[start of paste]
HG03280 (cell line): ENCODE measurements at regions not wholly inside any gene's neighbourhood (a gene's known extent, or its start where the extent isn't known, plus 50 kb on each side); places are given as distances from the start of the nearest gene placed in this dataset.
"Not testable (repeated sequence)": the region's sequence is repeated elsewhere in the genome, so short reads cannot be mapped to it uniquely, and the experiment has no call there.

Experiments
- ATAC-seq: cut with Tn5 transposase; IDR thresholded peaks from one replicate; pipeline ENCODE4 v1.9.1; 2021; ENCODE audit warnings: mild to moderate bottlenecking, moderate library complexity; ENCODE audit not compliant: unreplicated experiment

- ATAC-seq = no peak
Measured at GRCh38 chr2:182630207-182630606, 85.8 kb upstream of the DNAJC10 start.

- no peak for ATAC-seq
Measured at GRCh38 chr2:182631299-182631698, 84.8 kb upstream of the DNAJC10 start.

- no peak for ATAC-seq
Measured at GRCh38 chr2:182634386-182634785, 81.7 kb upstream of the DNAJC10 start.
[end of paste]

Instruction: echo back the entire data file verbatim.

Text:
HG03280 (cell line): ENCODE measurements at regions not wholly inside any gene's neighbourhood (a gene's known extent, or its start where the extent isn't known, plus 50 kb on each side); places are given as distances from the start of the nearest gene placed in this dataset.
"Not testable (repeated sequence)": the region's sequence is repeated elsewhere in the genome, so short reads cannot be mapped to it uniquely, and the experiment has no call there.

Experiments
- ATAC-seq: cut with Tn5 transposase; IDR thresholded peaks from one replicate; pipeline ENCODE4 v1.9.1; 2021; ENCODE audit warnings: mild to moderate bottlenecking, moderate library complexity; ENCODE audit not compliant: unreplicated experiment

- ATAC-seq = no peak
Measured at GRCh38 chr2:182630207-182630606, 85.8 kb upstream of the DNAJC10 start.

- no peak for ATAC-seq
Measured at GRCh38 chr2:182631299-182631698, 84.8 kb upstream of the DNAJC10 start.

- no peak for ATAC-seq
Measured at GRCh38 chr2:182634386-182634785, 81.7 kb upstream of the DNAJC10 start.